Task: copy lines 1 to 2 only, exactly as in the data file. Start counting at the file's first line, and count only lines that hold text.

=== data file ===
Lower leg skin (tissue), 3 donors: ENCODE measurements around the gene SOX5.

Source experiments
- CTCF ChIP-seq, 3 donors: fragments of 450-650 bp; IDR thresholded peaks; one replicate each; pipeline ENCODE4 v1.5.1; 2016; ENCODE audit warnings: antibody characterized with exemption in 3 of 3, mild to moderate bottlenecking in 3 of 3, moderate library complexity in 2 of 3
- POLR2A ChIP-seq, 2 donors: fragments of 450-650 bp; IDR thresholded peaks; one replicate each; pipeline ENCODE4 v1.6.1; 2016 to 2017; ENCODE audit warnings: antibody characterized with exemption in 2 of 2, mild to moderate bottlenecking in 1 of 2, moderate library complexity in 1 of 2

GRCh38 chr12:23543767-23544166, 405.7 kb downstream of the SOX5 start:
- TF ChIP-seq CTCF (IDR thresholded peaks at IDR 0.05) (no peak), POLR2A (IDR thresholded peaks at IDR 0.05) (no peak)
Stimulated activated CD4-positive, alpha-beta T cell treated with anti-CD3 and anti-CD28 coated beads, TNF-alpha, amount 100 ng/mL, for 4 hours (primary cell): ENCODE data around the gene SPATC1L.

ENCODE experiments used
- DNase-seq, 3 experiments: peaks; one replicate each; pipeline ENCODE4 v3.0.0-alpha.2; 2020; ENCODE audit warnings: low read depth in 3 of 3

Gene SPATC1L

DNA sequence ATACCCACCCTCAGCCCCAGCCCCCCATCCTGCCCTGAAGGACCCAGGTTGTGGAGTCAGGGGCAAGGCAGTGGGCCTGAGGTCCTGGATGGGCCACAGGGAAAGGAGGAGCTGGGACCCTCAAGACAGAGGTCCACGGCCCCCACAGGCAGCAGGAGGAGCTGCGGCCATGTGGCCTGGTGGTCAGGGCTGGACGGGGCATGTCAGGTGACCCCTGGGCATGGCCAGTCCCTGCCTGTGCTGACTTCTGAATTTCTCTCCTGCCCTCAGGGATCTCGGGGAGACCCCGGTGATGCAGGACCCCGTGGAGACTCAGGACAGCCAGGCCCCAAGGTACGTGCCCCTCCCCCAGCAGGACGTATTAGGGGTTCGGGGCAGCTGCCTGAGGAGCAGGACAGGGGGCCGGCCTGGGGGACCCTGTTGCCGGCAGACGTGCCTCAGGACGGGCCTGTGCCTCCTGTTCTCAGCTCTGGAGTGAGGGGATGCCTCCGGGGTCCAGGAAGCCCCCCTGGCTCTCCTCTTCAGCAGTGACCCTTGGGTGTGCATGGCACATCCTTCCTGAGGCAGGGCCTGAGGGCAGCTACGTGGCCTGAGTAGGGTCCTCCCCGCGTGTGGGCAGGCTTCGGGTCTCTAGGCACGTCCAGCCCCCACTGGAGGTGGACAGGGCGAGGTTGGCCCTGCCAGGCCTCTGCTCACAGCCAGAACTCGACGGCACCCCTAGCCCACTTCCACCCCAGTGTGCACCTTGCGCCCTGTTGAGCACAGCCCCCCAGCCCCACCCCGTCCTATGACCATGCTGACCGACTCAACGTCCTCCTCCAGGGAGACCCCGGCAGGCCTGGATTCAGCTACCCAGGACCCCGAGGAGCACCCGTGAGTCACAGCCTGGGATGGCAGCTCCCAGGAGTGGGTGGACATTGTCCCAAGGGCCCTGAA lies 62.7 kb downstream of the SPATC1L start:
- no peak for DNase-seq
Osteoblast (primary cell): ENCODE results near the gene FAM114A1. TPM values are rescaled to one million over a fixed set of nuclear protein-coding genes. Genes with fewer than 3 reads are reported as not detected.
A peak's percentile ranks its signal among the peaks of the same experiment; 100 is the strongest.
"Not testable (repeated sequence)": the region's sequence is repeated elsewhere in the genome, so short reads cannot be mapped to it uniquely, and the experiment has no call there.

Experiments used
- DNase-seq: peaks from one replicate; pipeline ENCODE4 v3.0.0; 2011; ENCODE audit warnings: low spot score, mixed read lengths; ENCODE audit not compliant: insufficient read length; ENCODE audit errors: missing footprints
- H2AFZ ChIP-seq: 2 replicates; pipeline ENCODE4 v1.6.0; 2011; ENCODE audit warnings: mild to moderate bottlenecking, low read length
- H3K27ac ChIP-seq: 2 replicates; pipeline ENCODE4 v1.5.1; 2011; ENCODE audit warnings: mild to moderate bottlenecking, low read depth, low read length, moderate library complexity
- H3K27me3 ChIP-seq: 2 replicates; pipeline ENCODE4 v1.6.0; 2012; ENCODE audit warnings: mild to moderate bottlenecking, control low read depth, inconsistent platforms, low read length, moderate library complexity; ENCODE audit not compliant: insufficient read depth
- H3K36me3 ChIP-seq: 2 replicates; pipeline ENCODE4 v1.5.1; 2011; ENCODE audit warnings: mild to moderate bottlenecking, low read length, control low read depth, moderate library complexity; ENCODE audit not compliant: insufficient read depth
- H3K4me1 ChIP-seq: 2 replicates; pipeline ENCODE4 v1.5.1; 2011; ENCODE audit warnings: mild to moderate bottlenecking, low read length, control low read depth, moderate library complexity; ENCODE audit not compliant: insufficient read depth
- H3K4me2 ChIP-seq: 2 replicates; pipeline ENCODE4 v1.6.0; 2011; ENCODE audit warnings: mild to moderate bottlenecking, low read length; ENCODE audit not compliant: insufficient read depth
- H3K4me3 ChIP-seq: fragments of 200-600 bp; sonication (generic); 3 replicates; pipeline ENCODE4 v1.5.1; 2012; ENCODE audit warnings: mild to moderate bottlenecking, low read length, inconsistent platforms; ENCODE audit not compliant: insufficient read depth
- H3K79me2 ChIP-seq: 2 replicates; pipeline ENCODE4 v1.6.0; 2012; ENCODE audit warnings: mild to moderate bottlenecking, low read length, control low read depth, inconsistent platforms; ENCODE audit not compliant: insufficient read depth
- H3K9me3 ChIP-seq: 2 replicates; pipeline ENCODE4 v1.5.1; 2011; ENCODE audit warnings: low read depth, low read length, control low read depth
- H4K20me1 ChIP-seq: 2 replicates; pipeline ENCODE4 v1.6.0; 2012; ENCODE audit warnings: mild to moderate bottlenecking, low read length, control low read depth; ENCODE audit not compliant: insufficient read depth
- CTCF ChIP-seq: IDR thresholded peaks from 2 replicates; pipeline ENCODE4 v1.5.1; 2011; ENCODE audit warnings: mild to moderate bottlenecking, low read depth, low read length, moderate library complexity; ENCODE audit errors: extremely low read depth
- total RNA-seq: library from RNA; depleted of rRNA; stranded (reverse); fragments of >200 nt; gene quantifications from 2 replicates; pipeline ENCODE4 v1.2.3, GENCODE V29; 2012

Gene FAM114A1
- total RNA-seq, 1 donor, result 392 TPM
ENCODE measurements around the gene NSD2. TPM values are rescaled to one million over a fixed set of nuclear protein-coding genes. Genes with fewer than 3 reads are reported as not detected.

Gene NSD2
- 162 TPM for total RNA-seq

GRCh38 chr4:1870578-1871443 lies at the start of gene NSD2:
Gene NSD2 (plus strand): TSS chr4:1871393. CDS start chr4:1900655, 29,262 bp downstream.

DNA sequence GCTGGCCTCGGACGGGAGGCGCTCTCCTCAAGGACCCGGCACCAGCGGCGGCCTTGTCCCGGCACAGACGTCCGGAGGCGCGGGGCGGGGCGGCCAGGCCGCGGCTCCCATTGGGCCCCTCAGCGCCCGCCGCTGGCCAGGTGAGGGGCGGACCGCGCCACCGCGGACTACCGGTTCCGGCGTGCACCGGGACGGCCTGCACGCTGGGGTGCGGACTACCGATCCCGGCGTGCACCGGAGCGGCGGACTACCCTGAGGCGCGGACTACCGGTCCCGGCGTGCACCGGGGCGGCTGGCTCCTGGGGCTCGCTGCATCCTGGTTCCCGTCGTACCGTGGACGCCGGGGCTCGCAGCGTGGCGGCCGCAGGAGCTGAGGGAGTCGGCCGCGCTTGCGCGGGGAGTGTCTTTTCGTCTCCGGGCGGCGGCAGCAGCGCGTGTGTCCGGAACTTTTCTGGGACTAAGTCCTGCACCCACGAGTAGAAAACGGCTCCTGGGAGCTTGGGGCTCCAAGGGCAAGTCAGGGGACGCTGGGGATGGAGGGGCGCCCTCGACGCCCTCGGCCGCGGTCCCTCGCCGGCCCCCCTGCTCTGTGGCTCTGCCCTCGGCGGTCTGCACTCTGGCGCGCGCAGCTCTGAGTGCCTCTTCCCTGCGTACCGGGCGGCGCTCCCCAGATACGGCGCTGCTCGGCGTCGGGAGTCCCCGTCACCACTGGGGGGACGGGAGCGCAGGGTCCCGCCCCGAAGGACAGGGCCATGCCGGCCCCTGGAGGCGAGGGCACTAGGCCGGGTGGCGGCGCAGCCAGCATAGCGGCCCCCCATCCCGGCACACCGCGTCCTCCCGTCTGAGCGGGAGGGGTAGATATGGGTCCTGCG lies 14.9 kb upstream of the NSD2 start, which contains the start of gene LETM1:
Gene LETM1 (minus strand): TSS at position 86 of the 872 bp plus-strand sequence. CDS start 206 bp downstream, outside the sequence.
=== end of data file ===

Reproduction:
Lower leg skin (tissue), 3 donors: ENCODE measurements around the gene SOX5.

Source experiments